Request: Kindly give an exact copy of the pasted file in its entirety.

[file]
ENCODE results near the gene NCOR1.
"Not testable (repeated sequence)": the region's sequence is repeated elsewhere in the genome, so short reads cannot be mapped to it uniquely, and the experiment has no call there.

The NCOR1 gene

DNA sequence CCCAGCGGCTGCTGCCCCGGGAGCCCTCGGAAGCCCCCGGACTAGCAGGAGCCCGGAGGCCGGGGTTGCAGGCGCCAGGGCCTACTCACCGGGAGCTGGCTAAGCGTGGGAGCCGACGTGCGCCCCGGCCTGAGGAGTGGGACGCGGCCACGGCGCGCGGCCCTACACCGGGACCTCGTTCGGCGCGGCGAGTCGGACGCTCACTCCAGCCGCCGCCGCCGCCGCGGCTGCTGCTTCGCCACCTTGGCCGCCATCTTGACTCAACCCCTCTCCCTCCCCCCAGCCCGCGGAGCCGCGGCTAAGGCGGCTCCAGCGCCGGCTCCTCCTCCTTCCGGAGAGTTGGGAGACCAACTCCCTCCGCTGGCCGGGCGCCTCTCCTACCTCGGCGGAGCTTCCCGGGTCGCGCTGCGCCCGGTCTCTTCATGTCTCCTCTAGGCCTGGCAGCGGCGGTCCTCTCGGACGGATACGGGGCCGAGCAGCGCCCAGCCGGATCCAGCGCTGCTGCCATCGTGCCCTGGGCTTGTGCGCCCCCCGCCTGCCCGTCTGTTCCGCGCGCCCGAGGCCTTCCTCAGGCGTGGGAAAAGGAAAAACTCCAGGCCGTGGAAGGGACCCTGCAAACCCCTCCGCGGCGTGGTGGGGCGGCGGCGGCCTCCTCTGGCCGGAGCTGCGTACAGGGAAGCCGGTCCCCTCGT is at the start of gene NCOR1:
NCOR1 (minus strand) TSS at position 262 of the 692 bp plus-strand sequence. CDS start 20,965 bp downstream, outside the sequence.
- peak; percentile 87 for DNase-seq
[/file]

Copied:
ENCODE results near the gene NCOR1.
"Not testable (repeated sequence)": the region's sequence is repeated elsewhere in the genome, so short reads cannot be mapped to it uniquely, and the experiment has no call there.

The NCOR1 gene

DNA sequence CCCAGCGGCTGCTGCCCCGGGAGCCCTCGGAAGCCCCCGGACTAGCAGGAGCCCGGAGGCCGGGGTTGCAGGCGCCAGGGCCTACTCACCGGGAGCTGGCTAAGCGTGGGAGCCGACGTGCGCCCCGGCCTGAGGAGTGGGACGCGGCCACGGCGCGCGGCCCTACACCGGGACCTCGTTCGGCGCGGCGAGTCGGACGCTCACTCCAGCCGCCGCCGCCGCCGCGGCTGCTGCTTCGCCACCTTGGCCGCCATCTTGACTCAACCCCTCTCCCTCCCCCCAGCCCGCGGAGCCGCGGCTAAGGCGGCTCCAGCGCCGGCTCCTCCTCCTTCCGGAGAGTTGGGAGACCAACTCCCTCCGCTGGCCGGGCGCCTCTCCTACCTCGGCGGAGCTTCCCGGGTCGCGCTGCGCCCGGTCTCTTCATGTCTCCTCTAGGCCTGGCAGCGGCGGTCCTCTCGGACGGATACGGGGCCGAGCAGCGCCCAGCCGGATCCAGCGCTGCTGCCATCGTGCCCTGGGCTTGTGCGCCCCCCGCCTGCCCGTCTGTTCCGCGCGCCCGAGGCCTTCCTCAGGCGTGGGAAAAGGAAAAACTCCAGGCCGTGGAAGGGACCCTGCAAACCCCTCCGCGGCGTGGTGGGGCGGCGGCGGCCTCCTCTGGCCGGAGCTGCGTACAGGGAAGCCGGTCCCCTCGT is at the start of gene NCOR1:
NCOR1 (minus strand) TSS at position 262 of the 692 bp plus-strand sequence. CDS start 20,965 bp downstream, outside the sequence.
- peak; percentile 87 for DNase-seq